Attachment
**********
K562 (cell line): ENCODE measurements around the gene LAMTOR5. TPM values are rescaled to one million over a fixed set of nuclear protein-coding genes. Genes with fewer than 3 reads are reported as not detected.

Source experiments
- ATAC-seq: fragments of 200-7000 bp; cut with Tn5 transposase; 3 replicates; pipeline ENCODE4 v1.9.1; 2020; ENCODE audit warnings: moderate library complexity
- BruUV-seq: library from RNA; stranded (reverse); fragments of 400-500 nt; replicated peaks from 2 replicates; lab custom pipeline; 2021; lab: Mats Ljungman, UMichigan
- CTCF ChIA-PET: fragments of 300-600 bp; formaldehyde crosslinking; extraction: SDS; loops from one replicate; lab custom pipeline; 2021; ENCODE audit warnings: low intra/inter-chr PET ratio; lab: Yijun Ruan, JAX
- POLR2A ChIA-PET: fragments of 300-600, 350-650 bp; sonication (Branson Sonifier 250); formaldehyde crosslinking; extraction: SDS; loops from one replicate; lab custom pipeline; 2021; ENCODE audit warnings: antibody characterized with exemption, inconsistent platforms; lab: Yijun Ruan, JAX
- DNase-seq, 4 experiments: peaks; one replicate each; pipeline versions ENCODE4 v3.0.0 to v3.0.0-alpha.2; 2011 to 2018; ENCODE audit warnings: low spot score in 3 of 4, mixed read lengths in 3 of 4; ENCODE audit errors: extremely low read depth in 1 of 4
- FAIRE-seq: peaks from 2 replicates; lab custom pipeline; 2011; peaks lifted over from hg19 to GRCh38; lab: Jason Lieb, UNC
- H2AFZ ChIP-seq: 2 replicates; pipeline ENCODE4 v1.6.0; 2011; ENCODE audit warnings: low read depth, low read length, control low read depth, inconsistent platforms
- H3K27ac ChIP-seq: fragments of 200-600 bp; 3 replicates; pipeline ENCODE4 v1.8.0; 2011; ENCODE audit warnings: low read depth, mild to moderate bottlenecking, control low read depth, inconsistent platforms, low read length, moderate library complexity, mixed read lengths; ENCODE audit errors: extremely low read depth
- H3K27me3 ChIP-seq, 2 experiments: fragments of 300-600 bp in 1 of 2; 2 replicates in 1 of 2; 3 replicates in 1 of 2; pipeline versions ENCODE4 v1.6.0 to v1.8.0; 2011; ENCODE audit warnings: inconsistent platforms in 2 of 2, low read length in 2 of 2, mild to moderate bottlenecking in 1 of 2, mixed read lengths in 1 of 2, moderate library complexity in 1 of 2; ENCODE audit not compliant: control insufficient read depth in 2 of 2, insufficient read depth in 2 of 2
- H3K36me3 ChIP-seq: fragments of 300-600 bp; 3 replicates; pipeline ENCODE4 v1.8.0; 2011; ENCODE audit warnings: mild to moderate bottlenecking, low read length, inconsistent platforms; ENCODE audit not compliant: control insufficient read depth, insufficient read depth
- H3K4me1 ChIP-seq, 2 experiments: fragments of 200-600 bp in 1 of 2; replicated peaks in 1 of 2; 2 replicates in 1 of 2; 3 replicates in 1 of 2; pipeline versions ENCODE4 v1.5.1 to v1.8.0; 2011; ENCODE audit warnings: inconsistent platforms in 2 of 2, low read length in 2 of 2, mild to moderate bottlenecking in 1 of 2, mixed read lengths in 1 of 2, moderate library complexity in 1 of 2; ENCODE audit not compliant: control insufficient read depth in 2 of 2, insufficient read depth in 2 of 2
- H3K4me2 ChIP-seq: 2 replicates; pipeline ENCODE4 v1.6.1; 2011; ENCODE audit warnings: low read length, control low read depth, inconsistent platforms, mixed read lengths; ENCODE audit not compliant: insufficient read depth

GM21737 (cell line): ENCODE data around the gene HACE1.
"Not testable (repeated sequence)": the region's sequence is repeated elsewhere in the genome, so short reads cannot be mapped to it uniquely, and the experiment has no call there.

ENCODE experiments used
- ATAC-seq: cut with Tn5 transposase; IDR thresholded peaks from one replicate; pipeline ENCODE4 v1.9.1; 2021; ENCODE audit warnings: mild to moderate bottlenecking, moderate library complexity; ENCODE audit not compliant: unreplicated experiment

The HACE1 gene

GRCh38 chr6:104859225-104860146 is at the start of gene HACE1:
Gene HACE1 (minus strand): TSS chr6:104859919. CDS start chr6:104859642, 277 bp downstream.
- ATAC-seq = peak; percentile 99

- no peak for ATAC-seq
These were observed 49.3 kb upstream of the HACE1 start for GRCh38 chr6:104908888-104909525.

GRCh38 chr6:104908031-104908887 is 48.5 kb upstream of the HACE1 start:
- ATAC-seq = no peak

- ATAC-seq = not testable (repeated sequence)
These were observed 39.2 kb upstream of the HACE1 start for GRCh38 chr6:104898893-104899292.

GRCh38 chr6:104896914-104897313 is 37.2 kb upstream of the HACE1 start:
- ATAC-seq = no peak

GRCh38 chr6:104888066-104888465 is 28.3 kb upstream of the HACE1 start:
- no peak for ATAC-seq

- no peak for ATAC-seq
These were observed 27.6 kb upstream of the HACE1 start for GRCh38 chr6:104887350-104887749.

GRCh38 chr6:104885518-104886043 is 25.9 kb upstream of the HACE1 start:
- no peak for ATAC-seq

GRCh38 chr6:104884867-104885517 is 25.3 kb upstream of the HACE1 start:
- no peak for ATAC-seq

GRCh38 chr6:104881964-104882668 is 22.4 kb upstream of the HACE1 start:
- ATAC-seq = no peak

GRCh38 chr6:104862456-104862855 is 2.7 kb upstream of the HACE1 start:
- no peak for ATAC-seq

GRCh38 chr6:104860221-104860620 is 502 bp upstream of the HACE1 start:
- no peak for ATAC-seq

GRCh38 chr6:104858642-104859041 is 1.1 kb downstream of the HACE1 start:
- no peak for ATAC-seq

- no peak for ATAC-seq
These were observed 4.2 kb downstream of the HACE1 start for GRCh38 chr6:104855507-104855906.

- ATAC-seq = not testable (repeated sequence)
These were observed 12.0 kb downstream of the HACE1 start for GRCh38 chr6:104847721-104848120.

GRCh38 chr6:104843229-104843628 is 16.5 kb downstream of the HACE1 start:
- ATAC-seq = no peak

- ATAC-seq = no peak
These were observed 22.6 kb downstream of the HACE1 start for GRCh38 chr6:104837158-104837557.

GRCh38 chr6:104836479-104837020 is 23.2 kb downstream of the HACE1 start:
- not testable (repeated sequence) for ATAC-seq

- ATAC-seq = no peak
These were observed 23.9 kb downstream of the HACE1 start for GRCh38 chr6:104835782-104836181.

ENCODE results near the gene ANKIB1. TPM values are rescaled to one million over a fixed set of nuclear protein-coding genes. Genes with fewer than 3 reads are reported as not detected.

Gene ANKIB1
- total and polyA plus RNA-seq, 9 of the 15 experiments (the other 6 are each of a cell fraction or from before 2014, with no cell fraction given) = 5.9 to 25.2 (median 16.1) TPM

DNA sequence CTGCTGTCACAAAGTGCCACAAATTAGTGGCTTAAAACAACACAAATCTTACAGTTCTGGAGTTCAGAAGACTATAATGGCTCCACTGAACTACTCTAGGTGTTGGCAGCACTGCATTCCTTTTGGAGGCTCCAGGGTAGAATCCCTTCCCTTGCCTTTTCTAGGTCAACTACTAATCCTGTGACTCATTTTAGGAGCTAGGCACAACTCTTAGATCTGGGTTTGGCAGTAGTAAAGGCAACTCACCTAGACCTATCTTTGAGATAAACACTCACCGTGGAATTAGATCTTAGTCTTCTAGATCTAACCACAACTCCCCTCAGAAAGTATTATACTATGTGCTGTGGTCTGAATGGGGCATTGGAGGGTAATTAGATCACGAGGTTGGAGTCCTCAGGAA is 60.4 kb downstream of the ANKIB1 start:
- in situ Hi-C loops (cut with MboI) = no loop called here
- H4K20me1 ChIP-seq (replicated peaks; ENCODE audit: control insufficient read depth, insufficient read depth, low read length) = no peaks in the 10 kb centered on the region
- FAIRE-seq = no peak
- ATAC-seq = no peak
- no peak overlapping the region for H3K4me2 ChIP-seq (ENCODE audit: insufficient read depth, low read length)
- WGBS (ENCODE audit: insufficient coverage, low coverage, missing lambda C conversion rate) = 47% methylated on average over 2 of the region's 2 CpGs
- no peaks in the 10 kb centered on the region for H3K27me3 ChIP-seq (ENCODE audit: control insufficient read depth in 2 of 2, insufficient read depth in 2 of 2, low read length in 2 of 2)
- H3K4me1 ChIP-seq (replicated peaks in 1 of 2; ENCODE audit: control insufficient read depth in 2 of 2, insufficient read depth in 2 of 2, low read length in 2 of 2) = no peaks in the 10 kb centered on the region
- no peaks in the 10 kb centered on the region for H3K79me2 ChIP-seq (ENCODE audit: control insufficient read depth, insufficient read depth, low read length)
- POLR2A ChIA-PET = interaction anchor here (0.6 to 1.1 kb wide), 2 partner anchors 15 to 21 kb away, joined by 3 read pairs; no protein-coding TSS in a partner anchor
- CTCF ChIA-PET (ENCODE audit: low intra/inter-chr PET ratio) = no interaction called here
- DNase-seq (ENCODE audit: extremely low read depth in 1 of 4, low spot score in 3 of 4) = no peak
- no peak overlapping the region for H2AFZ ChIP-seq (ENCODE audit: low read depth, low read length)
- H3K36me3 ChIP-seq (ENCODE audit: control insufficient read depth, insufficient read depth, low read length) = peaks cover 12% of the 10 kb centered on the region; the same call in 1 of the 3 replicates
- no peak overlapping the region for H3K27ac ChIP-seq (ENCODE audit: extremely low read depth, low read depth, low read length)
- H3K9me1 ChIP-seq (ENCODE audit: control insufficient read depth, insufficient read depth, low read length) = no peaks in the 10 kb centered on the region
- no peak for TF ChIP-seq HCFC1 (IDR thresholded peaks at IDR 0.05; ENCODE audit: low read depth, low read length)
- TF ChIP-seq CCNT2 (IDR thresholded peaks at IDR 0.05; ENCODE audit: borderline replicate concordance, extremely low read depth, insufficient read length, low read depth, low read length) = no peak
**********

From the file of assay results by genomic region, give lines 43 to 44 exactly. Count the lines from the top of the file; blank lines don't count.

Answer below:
GRCh38 chr6:104860221-104860620 is 502 bp upstream of the HACE1 start:
- no peak for ATAC-seq